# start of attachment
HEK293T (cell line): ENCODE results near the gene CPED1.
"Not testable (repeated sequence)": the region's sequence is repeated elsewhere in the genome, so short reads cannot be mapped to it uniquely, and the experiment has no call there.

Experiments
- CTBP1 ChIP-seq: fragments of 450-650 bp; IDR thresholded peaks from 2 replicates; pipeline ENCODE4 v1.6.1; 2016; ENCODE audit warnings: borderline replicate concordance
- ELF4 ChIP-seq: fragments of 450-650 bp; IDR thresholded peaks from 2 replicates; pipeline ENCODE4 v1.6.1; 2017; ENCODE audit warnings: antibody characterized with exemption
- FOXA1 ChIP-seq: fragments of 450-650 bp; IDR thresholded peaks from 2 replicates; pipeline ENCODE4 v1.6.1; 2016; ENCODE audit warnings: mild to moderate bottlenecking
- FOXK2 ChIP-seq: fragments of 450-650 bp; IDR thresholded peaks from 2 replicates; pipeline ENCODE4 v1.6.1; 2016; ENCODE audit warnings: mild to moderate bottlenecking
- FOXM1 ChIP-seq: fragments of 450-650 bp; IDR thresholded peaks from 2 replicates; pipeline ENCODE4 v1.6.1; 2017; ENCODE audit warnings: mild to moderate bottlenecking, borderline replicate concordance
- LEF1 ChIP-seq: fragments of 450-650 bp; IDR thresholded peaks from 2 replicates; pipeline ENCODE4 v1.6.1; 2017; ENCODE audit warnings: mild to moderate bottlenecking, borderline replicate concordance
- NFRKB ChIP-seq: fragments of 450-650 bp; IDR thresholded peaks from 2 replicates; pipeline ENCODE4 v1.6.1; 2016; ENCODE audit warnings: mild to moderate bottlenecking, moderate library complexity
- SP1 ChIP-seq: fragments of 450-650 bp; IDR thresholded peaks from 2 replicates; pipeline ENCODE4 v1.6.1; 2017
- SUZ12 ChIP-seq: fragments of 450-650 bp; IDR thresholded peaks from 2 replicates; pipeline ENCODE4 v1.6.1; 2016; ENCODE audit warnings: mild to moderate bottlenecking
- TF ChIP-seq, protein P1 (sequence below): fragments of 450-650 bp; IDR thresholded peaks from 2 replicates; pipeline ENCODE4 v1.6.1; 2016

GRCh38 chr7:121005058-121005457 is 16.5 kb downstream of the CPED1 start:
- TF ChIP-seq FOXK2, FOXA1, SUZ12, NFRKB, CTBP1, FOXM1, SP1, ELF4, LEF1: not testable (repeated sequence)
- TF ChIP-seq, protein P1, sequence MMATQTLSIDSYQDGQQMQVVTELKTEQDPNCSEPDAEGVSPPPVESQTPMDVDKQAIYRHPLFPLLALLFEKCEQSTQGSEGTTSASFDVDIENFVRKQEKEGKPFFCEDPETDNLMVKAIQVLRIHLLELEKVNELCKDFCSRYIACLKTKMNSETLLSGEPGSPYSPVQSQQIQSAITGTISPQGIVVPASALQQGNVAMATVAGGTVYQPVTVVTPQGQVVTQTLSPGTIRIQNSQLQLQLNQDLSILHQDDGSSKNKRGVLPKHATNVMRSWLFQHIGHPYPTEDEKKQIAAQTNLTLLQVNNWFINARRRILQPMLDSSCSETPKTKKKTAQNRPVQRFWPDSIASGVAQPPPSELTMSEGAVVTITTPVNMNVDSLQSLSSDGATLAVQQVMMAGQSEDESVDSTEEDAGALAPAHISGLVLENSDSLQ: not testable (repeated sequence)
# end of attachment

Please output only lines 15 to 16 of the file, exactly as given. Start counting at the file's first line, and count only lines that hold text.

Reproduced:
- TF ChIP-seq FOXK2, FOXA1, SUZ12, NFRKB, CTBP1, FOXM1, SP1, ELF4, LEF1: not testable (repeated sequence)
- TF ChIP-seq, protein P1, sequence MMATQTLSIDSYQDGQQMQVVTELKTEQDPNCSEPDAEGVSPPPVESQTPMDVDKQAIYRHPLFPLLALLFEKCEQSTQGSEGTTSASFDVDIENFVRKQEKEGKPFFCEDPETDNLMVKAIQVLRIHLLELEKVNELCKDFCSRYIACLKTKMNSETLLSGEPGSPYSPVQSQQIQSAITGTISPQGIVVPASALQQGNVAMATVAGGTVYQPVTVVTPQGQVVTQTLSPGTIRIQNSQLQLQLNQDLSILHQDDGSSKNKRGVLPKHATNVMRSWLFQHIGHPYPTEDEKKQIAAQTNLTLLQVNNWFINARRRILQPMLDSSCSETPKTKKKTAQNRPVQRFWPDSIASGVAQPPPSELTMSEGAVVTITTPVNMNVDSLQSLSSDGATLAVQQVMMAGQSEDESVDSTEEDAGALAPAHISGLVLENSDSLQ: not testable (repeated sequence)